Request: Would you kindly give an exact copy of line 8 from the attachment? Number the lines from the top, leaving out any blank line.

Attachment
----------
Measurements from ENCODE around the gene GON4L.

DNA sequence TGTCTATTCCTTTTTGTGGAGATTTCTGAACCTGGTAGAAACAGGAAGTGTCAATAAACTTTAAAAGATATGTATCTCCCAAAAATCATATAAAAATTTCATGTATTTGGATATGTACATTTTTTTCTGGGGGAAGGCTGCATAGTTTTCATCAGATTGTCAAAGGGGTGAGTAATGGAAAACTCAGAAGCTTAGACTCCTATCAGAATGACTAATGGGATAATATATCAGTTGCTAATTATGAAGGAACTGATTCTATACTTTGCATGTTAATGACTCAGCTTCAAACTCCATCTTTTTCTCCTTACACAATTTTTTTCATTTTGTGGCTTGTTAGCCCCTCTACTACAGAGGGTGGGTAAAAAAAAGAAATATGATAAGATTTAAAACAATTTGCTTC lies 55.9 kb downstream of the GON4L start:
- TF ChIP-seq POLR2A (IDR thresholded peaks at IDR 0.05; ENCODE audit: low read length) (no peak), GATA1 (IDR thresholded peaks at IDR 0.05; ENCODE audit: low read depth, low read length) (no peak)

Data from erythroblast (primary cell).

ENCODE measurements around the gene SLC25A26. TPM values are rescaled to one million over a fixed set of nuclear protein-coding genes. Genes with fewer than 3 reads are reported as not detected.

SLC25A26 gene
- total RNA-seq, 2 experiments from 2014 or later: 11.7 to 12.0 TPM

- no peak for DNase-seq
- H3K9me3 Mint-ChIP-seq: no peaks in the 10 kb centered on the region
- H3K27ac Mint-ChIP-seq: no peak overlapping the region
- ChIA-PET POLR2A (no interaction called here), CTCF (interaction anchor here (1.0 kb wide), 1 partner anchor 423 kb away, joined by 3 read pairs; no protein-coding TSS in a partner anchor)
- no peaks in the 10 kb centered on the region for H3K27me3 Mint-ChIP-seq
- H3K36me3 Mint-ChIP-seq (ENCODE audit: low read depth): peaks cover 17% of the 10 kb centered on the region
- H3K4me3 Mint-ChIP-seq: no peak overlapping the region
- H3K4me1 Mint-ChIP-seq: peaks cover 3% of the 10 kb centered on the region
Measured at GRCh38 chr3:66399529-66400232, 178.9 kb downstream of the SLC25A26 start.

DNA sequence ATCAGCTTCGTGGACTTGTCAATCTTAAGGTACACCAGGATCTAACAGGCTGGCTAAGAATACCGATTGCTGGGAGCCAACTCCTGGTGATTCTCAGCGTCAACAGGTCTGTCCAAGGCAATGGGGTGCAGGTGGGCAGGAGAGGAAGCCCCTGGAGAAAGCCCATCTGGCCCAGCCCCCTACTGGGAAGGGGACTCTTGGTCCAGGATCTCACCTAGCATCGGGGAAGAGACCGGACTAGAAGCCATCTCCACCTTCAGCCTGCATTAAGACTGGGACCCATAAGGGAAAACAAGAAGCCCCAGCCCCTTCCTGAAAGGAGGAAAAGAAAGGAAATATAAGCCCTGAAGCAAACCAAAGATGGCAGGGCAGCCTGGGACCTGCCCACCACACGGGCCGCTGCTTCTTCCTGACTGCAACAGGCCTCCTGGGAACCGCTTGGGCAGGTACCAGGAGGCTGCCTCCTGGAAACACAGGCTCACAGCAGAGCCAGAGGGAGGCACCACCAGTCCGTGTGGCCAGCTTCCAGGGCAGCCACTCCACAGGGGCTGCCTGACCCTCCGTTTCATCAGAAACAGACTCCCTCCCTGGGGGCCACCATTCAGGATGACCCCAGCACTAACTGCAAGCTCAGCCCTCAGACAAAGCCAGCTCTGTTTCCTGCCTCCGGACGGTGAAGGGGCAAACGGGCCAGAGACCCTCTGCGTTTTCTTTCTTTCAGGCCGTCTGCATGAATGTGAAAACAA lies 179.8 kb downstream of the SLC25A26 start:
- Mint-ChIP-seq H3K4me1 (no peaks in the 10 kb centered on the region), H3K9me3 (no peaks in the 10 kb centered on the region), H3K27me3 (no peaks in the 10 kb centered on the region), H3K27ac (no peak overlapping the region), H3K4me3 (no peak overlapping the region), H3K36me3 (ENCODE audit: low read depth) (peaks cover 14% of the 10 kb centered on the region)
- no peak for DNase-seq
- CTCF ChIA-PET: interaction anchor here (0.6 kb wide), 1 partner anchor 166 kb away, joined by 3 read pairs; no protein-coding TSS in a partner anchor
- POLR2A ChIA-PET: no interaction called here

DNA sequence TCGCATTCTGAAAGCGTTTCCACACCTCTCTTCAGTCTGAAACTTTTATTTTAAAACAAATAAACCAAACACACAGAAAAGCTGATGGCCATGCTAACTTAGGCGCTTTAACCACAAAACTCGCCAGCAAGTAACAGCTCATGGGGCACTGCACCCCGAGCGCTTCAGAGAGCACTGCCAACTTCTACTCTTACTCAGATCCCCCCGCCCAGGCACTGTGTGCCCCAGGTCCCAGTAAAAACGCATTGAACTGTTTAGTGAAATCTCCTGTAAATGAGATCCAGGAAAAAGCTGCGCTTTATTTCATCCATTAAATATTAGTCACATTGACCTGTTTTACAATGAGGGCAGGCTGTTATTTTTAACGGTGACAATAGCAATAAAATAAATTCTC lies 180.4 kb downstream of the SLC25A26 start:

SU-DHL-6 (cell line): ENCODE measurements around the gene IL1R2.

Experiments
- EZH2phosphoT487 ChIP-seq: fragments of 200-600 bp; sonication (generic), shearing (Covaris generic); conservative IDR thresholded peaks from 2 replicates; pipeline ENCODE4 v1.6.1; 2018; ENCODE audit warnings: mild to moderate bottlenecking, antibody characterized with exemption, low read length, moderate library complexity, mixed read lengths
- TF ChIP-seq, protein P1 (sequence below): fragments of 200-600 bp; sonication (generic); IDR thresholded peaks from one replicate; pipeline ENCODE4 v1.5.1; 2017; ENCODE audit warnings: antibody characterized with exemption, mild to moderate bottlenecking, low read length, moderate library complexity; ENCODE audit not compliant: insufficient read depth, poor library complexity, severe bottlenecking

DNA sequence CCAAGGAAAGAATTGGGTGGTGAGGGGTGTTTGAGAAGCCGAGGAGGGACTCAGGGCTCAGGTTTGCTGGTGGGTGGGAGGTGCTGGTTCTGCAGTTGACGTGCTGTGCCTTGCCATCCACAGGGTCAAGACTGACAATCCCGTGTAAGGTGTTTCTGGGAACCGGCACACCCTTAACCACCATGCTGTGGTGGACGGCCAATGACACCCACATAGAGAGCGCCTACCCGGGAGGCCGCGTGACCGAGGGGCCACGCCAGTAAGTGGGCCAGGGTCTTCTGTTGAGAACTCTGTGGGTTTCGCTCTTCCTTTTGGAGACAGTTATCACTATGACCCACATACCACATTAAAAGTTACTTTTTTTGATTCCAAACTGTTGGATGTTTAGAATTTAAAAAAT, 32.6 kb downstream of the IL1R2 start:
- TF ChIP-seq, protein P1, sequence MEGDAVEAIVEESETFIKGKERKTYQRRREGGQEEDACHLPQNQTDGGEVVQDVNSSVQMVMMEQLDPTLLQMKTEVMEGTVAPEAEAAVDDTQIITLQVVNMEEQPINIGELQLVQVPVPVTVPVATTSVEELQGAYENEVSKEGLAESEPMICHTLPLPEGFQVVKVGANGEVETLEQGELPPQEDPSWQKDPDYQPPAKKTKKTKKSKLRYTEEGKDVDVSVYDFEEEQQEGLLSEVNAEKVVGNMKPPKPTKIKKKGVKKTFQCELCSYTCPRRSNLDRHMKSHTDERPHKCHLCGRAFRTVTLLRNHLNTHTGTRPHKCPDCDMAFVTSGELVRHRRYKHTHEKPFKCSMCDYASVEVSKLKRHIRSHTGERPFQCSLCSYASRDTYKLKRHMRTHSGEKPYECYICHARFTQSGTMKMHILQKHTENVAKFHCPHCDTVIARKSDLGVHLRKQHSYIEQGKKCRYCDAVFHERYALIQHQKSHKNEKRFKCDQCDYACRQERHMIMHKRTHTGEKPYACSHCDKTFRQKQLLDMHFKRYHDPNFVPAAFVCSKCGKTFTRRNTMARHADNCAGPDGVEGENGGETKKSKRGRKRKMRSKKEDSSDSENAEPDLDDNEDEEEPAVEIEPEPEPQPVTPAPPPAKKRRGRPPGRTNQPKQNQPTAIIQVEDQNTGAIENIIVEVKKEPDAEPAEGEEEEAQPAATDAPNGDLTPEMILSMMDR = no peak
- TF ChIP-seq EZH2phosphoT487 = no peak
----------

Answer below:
- no peak for DNase-seq